loop waits for a message on chan. This is a blocking call and the thread will go idle until a message is queued. It processes the message, incrementing or decrementing the counter as requested. An additional message, get, can be used to get the value of the counter. That message also includes a channel object to place the result in. loop recursively calls itself to continue.

A sample interaction is:

>> (define a1 (actor1))
>> (define result (make-queue))
>> (send (list 'get result) a1)
>> (wait result)
:: 0
>> (send 'inc a1)
>> (send (list 'get result) a1)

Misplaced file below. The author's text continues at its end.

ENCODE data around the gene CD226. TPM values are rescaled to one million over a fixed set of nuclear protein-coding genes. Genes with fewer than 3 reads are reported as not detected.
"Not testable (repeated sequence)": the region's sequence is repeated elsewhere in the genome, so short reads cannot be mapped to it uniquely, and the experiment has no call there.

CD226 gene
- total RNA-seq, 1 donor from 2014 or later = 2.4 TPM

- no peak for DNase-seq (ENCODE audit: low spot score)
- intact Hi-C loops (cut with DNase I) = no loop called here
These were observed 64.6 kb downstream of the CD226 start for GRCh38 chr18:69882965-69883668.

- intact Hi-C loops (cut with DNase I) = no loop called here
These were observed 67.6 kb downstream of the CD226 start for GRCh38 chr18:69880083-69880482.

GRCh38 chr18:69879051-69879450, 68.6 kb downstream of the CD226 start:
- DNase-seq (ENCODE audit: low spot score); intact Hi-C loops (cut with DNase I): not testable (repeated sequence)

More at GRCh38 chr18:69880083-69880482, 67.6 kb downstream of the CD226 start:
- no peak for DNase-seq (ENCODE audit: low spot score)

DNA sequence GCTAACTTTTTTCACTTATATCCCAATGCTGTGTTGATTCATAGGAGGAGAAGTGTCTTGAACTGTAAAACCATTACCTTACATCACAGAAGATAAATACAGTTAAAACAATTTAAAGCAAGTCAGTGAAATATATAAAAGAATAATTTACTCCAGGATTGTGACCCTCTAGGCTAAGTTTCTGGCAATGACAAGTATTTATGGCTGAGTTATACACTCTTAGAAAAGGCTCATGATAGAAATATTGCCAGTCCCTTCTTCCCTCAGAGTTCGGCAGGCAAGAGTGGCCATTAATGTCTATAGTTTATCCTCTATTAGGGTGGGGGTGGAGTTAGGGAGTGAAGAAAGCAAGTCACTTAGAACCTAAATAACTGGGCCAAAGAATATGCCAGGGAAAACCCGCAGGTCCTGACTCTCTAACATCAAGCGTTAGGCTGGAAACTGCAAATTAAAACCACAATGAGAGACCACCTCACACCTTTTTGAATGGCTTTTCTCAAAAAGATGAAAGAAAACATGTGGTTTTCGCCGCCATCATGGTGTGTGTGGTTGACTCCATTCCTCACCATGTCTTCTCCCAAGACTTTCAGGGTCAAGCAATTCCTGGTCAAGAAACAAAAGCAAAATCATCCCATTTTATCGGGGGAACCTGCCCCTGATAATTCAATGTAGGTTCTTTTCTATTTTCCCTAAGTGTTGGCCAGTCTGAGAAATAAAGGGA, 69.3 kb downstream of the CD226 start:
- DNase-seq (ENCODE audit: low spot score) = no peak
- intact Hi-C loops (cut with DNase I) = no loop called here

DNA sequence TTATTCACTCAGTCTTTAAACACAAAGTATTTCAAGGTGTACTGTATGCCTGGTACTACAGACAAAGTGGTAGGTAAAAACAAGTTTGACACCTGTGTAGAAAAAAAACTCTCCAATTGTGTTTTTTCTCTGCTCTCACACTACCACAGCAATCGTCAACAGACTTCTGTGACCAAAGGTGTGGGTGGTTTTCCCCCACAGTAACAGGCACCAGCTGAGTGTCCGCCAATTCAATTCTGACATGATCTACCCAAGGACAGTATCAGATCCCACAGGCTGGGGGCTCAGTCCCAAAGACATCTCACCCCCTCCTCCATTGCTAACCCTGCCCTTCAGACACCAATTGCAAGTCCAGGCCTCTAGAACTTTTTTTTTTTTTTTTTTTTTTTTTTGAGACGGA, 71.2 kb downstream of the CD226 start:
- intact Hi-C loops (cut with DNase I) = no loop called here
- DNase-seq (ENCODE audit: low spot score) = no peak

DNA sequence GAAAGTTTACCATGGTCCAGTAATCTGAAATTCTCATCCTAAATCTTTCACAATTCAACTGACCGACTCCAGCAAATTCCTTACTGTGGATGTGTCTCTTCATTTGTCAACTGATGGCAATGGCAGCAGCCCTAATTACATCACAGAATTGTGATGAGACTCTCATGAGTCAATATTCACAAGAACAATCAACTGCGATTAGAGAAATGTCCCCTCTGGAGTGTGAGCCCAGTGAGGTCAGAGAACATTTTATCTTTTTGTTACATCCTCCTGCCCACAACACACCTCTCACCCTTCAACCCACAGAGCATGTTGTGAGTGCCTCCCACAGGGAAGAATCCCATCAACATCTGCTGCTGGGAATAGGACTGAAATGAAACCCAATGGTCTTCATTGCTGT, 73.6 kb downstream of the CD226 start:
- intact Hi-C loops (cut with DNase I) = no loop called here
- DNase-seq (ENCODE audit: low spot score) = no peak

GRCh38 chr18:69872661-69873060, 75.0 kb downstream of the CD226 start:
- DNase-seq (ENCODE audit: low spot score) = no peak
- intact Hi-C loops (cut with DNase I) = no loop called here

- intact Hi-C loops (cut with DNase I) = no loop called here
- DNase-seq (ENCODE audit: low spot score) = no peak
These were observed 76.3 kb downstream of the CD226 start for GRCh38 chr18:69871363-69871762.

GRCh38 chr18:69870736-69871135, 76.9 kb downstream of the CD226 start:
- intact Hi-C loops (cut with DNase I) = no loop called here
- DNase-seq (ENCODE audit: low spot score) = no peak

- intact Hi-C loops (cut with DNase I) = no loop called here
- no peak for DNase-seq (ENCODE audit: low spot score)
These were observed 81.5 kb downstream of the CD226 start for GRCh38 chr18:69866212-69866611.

>> (wait result)
:: 1

This creates an actor and a queue to receive results. It asks for the current value of the actor, increments it, then asks again.

Updating an Actor

It's possible to update the code for an Actor without stopping the application. Running in a Lisp REPL means you can change functions on the fly but you can't change the internal implementation of a running loop from the REPL if that loop is internal to a function. A way around this is to provide the Actor with the means to receive a function as a message that performs the update. Here is an example of an updatable actor:

(define (actor3)
  (define counter 0)
  (define chan (make-queue))

  (define (loop chan)
    (define msg (wait chan))
    (cond
      ((eq? msg 'inc)
        (set! counter (+ 1 counter)))
      ((eq? msg 'dec)
        (set! counter (- 1 counter)))
      ((and (list? msg) (eq? (car msg) 'get))
       (send counter (cadr msg)))
      ((function? msg)
       (return ((msg counter) chan))))
    (loop chan))

  (spawn loop chan)
  chan)